Of one deep bliss thine ear hath been bereft:
Then cleave, O cleave to that which still is left;
For, high-souled Maid, what sorrow would it be
That mountain floods should thunder as before,
And ocean bellow from his rocky shore,
And neither awful voice be heard by thee.

William Wordsworth

190

TO TOUSSAINT L'OUVERTURE 2

TOUSSAINT, the most unhappy man of men!

Whether the whistling Rustic tend his plow
Within thy hearing, or thy head be now
Pillowed in some deep dungeon's earless den;
O miserable Chieftain! where and when
Wilt thou find patience? Yet die not; do thou
Wear rather in thy bonds a cheerful brow:

i By the French, in 1798.

2 A negro, born a slave in San Domingo. He acquired an education, took part in the disturbances beginning with an insurrection of blacks in 1791, and ten years later had made himself master of the island-at the time a titular French possession. Napoleon determined to assert French supremacy Fierce warfare ensued. In the end L'Ouverture was treacherously seized and conveyed to France, where he died in a prison on April 27, 1803 Wordsworth's sonnet was written in August, 1802.

Though fallen thyself, never to rise again,
Live, and take comfort. Thou hast left behind
Powers that will work for thee; air, earth, and skies!
There's not a breathing of the common wind
That will forget thee; thou hast great allies;
Thy friends are exultations, agonies,
And love, and man's unconquerable mind.

William Wordsworth

191

IT

is not to be thought of that the Flood

Of British freedom, which, to the open sea
Of the world's praise, from dark antiquity
Hath flowed, “with pomp of waters, unwithstood,"
Roused though it be full often to a mood
Which spurns the check of salutary bands,
That this most famous stream in bogs and sands
Should perish; and to evil and to good
Be lost for ever. In our halls is hung
Armory of the invincible Knights of old:
We must be free or die, who speak the tongue
That Shakespeare spake; the faith and morals hold
Which Milton held.—In everything we are sprung
Of Earth's first blood, have titles manifold.

William Wordsworth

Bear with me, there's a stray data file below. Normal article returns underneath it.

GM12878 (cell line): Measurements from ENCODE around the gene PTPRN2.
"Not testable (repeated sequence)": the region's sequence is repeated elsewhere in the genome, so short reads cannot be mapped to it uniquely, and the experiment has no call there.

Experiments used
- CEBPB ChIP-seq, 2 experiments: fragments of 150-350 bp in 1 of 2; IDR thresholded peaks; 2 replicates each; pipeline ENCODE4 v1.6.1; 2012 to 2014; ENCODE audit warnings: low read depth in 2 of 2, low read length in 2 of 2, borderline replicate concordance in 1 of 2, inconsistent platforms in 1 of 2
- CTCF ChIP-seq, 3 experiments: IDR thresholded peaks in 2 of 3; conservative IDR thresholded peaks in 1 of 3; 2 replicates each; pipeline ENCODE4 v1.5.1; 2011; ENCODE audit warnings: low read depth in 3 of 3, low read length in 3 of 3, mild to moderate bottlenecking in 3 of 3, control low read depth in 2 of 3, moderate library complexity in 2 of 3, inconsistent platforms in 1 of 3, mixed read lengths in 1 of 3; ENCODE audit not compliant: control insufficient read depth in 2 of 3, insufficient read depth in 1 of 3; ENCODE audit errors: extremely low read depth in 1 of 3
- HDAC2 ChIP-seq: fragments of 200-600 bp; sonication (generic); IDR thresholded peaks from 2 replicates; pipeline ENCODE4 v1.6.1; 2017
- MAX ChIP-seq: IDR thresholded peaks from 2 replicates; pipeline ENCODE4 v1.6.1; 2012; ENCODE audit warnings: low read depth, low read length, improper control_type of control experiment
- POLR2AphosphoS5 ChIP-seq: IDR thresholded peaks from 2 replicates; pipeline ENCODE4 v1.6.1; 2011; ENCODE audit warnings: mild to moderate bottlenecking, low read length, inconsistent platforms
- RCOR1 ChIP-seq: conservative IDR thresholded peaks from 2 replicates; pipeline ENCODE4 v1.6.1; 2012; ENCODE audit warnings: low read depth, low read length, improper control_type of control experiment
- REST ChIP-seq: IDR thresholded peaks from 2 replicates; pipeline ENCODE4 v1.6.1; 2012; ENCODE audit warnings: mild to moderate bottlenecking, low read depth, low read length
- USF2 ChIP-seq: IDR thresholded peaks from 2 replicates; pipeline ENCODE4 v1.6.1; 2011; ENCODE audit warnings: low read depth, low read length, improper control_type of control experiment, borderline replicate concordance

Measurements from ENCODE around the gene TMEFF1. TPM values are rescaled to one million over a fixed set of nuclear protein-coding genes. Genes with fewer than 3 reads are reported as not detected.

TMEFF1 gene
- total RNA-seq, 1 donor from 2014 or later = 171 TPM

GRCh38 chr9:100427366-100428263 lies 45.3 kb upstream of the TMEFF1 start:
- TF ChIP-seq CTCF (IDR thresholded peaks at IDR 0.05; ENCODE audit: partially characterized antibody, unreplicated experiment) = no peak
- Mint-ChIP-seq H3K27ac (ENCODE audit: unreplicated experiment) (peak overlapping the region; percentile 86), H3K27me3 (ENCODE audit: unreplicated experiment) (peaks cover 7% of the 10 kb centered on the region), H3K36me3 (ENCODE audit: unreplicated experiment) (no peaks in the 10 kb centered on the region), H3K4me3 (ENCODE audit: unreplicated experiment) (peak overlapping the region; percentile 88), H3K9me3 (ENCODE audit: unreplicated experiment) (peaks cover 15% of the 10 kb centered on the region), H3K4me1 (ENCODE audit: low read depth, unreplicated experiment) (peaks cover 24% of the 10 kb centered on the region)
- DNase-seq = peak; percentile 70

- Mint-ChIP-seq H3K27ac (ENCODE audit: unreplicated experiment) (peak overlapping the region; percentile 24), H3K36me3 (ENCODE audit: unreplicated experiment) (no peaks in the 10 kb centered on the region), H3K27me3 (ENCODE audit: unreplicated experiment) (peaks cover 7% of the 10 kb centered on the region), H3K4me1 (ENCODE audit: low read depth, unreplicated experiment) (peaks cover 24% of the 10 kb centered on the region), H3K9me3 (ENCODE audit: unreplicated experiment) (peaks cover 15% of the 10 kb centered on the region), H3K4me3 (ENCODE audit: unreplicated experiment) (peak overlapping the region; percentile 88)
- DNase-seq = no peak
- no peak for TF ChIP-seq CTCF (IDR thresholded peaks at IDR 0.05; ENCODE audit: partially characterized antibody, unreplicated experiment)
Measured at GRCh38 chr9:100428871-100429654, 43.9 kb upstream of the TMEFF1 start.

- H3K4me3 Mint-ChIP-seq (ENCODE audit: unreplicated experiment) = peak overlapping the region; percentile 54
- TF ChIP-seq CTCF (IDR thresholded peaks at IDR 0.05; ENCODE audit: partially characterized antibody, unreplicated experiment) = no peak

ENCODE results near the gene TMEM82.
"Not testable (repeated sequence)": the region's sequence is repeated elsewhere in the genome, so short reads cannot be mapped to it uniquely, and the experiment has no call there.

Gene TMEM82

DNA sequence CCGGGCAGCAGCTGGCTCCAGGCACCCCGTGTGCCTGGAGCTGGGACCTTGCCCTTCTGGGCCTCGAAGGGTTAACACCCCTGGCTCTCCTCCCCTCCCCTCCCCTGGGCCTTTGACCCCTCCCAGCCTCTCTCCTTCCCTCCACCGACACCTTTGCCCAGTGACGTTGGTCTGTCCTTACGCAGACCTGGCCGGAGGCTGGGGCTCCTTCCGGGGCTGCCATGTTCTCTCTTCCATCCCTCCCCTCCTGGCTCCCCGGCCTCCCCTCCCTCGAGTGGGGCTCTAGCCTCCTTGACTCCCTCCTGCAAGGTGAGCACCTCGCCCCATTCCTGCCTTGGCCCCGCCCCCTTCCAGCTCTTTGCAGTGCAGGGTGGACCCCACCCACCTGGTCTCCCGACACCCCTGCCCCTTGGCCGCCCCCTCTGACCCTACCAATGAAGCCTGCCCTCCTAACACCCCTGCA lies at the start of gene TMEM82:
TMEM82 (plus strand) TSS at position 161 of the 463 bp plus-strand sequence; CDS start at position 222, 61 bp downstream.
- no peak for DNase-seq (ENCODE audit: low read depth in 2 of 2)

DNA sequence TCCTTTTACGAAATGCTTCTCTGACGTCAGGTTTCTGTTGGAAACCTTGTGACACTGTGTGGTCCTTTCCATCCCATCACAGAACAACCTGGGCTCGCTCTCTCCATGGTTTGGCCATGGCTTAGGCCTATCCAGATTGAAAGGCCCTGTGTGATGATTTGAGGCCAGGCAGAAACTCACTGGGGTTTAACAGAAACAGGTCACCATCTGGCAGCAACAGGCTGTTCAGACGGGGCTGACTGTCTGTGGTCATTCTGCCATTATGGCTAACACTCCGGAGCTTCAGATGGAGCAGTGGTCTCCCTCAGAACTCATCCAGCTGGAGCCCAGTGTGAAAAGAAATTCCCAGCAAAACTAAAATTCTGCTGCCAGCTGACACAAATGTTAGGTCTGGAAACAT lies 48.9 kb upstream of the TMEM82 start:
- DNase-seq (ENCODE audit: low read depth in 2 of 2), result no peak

1921

AN
NOTHER year!—another deadly blow!

Another mighty Empire overthrown!
And we are left, or shall be left, alone;
The last that dare to struggle with the Foe.

1 Dated November, 1806. Occasioned by Napoleon's victory at Jena and the consequent downfall of Prussia. French troops entered Berlin on October 26.

'Tis well! from this day forward we shall know
That in ourselves our safety must be sought;
That by our own right hands it must be wrought;
That we must stand unpropped, or be laid low.
O dastard whom such foretaste doth not cheer!
We shall exult, if they who rule the land
Be men who hold its many blessings dear,
Wise, upright, valiant; not a servile band,
Who are to judge of danger which they fear,
And honor which they do not understand.

William Wordsworth

193

I

GRIEVED for Buonaparte, with a vain

And an unthinking grief! The tenderest mood
Of that Man's mind—what can it be? what food
Fed his first hopes? what knowledge could he gain?
'Tis not in battles that from youth we train
The Governor who must be wise and good,
And temper with the sternness of the brain
Thoughts motherly, and meek as womanhood.
Wisdom doth live with children round her knees:
Books, leisure, perfect freedom, and the talk
Man holds with week-day man in the hourly walk
Of the mind's business: these are the degrees
By which true Sway doth mount; this is the stalk
True Power doth grow on; and her rights are these.

William Wordsworth